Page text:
The editorial "Genocide's Crossroads," April 12, is moving and appealing. I wish I could believe that America could stand up to the task of facing history. However, the reasons for not taking military action in Bosnia pile up.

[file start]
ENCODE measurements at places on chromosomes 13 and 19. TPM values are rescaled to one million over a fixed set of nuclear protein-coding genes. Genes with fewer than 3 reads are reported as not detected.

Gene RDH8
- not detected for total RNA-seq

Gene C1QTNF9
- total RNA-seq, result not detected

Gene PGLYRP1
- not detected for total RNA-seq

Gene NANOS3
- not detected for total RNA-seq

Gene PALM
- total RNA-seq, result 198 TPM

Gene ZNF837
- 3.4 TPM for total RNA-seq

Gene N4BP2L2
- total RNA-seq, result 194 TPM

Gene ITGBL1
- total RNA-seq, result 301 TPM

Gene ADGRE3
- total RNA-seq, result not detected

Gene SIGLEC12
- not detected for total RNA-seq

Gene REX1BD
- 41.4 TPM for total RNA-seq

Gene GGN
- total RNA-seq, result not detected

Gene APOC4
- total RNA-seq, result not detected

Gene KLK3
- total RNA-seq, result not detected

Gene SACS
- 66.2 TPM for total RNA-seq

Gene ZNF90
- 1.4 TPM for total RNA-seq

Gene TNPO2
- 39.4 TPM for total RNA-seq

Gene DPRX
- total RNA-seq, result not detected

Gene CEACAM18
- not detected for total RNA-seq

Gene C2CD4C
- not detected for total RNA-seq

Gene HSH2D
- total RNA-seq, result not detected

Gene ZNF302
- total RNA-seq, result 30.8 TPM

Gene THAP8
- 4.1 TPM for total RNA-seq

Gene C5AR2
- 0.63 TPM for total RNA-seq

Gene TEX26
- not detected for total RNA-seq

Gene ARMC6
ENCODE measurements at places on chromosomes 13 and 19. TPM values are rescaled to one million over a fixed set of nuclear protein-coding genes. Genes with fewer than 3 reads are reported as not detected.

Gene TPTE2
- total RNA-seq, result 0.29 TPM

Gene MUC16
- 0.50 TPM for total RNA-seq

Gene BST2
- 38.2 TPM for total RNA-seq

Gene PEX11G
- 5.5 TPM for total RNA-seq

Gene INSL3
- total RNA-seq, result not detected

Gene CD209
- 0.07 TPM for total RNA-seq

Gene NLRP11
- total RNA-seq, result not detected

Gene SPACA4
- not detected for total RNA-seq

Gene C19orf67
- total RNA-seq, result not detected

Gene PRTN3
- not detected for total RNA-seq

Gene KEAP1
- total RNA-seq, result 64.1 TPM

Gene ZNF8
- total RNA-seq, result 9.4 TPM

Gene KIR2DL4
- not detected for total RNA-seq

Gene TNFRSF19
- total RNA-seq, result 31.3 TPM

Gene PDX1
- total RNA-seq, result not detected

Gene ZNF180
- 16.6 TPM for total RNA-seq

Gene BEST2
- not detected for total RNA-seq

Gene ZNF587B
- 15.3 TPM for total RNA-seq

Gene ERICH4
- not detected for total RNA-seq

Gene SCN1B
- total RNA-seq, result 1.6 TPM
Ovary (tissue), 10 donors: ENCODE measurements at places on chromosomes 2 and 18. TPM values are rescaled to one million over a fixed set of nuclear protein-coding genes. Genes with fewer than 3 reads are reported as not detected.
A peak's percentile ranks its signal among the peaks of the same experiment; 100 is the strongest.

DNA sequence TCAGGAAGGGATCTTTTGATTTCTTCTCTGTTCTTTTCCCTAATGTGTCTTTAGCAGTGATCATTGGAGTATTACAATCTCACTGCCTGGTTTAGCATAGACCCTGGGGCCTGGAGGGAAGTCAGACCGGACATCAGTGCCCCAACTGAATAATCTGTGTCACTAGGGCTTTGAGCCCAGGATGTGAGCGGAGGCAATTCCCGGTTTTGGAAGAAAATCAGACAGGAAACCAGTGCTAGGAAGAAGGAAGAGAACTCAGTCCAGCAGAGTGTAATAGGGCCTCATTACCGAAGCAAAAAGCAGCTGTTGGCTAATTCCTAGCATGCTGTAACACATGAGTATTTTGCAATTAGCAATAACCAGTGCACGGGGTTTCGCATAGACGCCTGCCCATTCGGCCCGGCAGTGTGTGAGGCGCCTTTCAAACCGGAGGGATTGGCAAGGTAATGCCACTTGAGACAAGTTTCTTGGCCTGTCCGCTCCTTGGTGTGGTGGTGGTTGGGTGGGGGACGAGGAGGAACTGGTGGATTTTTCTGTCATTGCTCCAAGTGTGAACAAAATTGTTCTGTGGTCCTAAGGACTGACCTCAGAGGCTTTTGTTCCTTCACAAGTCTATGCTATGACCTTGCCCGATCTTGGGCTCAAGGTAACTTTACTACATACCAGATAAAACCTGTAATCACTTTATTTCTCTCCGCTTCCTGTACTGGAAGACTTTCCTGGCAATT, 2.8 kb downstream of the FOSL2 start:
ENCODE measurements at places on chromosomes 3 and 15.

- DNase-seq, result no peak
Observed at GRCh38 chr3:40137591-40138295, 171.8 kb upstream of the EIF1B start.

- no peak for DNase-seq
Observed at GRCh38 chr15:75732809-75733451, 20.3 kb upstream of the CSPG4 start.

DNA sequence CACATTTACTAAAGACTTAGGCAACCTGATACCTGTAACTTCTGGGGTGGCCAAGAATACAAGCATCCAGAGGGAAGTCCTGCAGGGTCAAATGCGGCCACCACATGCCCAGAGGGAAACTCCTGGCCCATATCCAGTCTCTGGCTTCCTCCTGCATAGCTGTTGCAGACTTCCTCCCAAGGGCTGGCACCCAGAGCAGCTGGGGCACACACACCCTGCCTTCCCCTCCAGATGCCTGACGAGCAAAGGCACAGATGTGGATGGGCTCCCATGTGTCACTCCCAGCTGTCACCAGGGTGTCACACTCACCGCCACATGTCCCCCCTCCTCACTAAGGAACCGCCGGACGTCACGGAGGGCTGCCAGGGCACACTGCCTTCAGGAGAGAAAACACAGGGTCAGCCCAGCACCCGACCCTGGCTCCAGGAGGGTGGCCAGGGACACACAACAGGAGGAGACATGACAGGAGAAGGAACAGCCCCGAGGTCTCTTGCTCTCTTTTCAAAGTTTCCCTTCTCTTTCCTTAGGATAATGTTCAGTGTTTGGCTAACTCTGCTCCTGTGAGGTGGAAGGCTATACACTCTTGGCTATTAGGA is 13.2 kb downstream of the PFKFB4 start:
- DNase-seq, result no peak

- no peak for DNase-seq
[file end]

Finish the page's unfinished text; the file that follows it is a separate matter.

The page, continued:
One of the primary lessons in Vietnam was that to win a war against guerrillas you have to take territory and keep territory. I doubt our army is trained for such action, or that the Army will commit the numbers necessary to hold territory. As in Vietnam, air strikes will be marginal and ineffective in this terrain. It seems likely the Serbs will obtain tactical nuclear weapons and, when disadvantaged, will use them. The more serious question: What will America do if US troops are subjected to nuclear we aponry? Will America recognize humanitarian restraints in such a situation? Also the American public cannot sustain a military undertaking. Vietnam created a poisonous divisiveness in our society. Even in World War II, with Nazism rapidly covering Europe, America could not unite until Pearl Harbor made self-interest clearly evident. Margarite Hall, Crozet, Va.
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